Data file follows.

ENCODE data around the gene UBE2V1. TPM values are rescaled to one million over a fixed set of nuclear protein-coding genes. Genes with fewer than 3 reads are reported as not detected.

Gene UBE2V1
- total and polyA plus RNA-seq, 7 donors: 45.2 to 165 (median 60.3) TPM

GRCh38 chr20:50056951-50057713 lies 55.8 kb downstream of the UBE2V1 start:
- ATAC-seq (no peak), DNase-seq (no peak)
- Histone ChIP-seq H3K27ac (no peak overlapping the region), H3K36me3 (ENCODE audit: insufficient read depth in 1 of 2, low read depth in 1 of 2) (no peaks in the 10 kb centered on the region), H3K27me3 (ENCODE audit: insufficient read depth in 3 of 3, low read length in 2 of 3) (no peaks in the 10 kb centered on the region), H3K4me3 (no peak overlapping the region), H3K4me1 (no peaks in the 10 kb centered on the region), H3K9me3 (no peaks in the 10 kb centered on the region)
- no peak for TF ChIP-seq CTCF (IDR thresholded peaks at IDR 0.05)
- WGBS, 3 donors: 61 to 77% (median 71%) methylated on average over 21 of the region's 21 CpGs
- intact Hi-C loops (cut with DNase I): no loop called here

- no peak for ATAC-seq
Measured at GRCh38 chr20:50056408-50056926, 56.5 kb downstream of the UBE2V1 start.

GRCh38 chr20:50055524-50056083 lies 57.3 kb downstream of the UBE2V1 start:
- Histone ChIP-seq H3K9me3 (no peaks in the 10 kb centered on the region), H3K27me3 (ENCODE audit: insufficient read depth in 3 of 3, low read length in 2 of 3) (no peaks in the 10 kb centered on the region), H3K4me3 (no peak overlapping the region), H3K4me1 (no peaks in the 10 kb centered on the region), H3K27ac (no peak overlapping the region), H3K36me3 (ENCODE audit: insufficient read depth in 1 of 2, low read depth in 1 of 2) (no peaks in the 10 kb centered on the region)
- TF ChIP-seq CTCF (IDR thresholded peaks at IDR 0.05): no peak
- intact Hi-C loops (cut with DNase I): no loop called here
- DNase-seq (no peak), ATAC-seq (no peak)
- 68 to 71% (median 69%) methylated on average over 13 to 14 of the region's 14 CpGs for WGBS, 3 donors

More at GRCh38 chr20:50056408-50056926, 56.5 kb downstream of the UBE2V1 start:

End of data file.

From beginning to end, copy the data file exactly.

ENCODE data around the gene UBE2V1. TPM values are rescaled to one million over a fixed set of nuclear protein-coding genes. Genes with fewer than 3 reads are reported as not detected.

Gene UBE2V1
- total and polyA plus RNA-seq, 7 donors: 45.2 to 165 (median 60.3) TPM

GRCh38 chr20:50056951-50057713 lies 55.8 kb downstream of the UBE2V1 start:
- ATAC-seq (no peak), DNase-seq (no peak)
- Histone ChIP-seq H3K27ac (no peak overlapping the region), H3K36me3 (ENCODE audit: insufficient read depth in 1 of 2, low read depth in 1 of 2) (no peaks in the 10 kb centered on the region), H3K27me3 (ENCODE audit: insufficient read depth in 3 of 3, low read length in 2 of 3) (no peaks in the 10 kb centered on the region), H3K4me3 (no peak overlapping the region), H3K4me1 (no peaks in the 10 kb centered on the region), H3K9me3 (no peaks in the 10 kb centered on the region)
- no peak for TF ChIP-seq CTCF (IDR thresholded peaks at IDR 0.05)
- WGBS, 3 donors: 61 to 77% (median 71%) methylated on average over 21 of the region's 21 CpGs
- intact Hi-C loops (cut with DNase I): no loop called here

- no peak for ATAC-seq
Measured at GRCh38 chr20:50056408-50056926, 56.5 kb downstream of the UBE2V1 start.

GRCh38 chr20:50055524-50056083 lies 57.3 kb downstream of the UBE2V1 start:
- Histone ChIP-seq H3K9me3 (no peaks in the 10 kb centered on the region), H3K27me3 (ENCODE audit: insufficient read depth in 3 of 3, low read length in 2 of 3) (no peaks in the 10 kb centered on the region), H3K4me3 (no peak overlapping the region), H3K4me1 (no peaks in the 10 kb centered on the region), H3K27ac (no peak overlapping the region), H3K36me3 (ENCODE audit: insufficient read depth in 1 of 2, low read depth in 1 of 2) (no peaks in the 10 kb centered on the region)
- TF ChIP-seq CTCF (IDR thresholded peaks at IDR 0.05): no peak
- intact Hi-C loops (cut with DNase I): no loop called here
- DNase-seq (no peak), ATAC-seq (no peak)
- 68 to 71% (median 69%) methylated on average over 13 to 14 of the region's 14 CpGs for WGBS, 3 donors

More at GRCh38 chr20:50056408-50056926, 56.5 kb downstream of the UBE2V1 start: